EU hawks and eurocrats fear weak British government after general election
As the Eurozone crisis rages on and geopolitical threats prevail internationally, Eurocrats are watching Britain’s general election campaign closely.
EU politicians and diplomats are growing increasingly concerned over the prospect of an election deadlock, a minority government or a coalition government post May 7.
Other EU leaders are said to be fearful the next British government will be incapable or unwilling to engage in leading EU issues, and will push for a possible Brexit.
Jacek Rostowski, senior advisor to Poland’s prime minister, said the UK is key to Europe’s strength.
“Anything that weakens the UK also weakens Europe, and weakens NATO,” he told the Financial Times.
David Cameron’s Conservative Party, which has had a close relationship with many eastern European governments since 2010, has pledged to hold a referendum on Britain’s EU membership in 2017.
By contrast, Ed Miliband’s opposition Labour Party says it will not hold such a referendum if it wins May’s general election.
Labour is generally perceived by conservative factions of the EU as less hawkish, and therefore less reliable on defense matters. Particular concern has surfaced regarding the prospect of Labour forming a coalition with the Scottish National Party (SNP), which has made clear its intentions to scrap Britain’s nuclear deterrent Trident.
The prospect of a Brexit has also roused concern in the EU’s leftist factions, with France’s ruling socialists opposing a UK exit.
Laurent Fabius, foreign minister of France, said a Brexit would hold negative consequences for Britain and Europe.
“There are things to reform, simplifications, of course, but there cannot be cherry picking. If you join a soccer club, you cannot play rugby half way through,” he told the Financial Times.
Relations with a number of the UK’s key eastern European allies began to fray after the Conservative Party gained power in 2010, as Poland, Romania and the Czech Republic became increasingly irked by the rise of euroskepticism in Britain and its implications for the free movement of citizens across the EU.
However, relations have thawed somewhat since the Ukraine crisis began in 2014. In a bid to apply pressure to the Russian government, Britain, Poland, Sweden and the Baltic states have formed a hardline bloc and imposed sanctions on Moscow. Their actions in this regard have been perceived as more aggressive than those of more cautious states such as France and Italy.
In recent times, Cameron has supported eastern European calls for further pressure to be applied on Moscow. But as the general election countdown continues, hawks throughout the EU fear Britain’s domestic political pursuits could jeopardize its efforts to neutralize the perceived threat emanating from Russia.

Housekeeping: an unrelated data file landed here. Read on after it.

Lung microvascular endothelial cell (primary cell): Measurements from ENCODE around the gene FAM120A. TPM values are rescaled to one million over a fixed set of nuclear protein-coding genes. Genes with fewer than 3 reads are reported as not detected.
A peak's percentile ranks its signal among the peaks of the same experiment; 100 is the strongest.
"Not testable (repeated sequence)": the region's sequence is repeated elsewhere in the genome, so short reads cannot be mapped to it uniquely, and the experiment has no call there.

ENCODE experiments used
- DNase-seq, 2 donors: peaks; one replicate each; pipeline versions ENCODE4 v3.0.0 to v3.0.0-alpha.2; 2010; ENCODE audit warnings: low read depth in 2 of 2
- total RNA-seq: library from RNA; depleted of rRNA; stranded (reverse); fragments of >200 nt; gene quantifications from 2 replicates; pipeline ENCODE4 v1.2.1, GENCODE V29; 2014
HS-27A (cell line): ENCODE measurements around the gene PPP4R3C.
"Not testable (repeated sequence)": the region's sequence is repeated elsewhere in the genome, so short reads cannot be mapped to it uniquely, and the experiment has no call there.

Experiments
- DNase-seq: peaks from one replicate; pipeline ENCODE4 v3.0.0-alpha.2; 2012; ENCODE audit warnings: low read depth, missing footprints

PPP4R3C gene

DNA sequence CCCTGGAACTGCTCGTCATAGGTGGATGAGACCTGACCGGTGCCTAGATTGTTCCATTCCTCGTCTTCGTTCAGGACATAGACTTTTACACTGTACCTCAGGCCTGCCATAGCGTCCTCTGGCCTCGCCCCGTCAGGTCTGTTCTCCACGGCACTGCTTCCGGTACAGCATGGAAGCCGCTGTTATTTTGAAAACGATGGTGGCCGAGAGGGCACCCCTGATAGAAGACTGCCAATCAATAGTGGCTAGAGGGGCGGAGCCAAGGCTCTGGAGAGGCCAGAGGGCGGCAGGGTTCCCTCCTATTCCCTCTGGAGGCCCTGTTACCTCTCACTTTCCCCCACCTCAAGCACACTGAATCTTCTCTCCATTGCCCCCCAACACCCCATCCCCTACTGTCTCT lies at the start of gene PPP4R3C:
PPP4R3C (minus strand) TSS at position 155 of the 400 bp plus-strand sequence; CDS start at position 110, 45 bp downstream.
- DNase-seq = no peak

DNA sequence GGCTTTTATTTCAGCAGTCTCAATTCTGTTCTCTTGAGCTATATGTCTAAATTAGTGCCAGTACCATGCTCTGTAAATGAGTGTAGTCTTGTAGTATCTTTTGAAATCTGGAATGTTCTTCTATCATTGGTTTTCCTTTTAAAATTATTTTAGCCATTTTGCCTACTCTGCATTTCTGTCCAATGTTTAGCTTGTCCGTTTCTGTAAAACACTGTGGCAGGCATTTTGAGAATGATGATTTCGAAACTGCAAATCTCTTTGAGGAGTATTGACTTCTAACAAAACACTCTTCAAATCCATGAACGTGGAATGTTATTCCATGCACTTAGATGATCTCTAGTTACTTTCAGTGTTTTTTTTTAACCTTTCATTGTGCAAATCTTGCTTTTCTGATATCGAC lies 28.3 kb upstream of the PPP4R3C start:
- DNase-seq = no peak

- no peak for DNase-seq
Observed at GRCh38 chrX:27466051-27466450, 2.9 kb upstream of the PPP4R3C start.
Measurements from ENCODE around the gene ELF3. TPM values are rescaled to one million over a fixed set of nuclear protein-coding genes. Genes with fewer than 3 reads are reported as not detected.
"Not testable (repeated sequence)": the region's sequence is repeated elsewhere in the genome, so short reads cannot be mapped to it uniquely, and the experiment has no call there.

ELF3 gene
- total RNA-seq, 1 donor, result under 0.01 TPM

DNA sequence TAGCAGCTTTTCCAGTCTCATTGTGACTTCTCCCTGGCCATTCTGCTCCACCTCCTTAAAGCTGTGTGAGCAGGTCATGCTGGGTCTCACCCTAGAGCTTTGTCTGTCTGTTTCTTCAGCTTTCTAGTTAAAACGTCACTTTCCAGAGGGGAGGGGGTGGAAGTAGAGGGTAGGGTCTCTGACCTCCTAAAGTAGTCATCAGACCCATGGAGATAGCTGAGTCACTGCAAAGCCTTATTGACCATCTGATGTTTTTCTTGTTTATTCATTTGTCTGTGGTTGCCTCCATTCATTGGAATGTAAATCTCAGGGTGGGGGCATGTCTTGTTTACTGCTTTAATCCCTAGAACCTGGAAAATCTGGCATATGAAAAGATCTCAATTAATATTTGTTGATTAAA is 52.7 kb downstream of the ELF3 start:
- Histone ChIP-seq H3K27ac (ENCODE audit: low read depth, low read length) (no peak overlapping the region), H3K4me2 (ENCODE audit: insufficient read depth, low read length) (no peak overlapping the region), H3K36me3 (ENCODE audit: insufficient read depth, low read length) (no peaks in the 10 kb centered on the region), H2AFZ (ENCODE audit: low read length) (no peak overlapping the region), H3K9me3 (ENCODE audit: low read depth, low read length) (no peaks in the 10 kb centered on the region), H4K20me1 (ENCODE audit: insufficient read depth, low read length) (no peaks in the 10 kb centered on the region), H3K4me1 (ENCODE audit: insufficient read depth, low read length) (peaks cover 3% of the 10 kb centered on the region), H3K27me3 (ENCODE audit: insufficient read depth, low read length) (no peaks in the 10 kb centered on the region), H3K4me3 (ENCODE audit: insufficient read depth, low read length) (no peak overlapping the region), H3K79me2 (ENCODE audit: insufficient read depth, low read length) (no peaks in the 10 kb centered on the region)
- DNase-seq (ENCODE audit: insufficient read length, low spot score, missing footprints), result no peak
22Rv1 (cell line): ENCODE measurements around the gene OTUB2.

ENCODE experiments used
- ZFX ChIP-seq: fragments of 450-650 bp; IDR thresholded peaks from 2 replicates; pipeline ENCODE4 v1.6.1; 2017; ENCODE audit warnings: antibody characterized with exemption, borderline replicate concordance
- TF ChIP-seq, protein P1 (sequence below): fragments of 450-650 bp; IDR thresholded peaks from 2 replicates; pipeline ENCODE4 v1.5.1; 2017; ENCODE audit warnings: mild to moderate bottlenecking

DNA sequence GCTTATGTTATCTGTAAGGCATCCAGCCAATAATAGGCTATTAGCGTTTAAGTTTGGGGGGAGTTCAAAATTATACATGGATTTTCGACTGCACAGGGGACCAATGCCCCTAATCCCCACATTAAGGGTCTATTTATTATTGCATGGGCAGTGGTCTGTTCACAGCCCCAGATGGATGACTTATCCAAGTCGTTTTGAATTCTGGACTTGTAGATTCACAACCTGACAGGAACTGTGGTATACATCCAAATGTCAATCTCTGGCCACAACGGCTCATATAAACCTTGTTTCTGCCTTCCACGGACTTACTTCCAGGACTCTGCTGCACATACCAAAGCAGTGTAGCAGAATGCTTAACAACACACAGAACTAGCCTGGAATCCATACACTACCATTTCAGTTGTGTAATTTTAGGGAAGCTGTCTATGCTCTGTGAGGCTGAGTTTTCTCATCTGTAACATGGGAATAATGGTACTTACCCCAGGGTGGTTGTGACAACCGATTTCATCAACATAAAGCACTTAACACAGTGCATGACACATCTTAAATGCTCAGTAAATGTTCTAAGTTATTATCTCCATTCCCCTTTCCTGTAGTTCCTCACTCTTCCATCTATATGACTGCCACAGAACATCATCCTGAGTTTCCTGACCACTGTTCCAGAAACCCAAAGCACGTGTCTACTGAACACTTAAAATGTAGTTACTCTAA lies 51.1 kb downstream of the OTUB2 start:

Doubt has emerged whether a new British prime minister, burdened with power-sharing pressures and internal party tensions, will invite big concessions from EU leaders for fear they could be confronted by further demands.
Eurocrats also reportedly fear tense, drawn out EU renegotiation with Britain could divert attention from urgent issues such as the Mediterranean migrant crisis and Greece’s standoff with EU and international creditors.
The prospect of a British government led by Labour’s Ed Miliband, who has pledged further immigration controls, is viewed ambiguously by EU leaders who consider the free movement of citizens to be a founding principle of the bloc.
Analysts suggest the next British government can expect a confrontation with Brussels irrespective of who is in the driving seat.
An Election Compass UK poll, published on Sunday, revealed a mere 22.4 percent of UK citizens support Britain leaving the EU. While 43.6 percent of those polled said they back an EU membership referendum, the vast majority said they did not support a Brexit.
Britain’s general election race is also being closely watched by politicians in Dublin, some of whom warn a Tory victory could prove disastrous for the Irish economy.
They argue a UK exit from the EU would rattle Ireland’s economy, which currently benefits from a £730m (€1bn ) trade relationship with Britain that supports 400,000 jobs.
London-Dublin has morphed into the busiest international air route across the globe, with Ireland ranked as a bigger destination for UK exports than India, Brazil, China and Russia combined.
A mere 12 percent of exports generated by US multinationals headquartered in Ireland head to Britain. As a result, firms such as Apple, Intel, Google and Facebook would cope if Britain left the EU. By contrast, Ireland’s small and medium-sized enterprise sector – as distinct from tax-avoiding multinationals such as Google – export 43 percent of their goods to Britain.
In a bid to prepare for all eventualities, Ireland’s Prime Minister Enda Kenny has founded a special government unit to formulate contingency measures.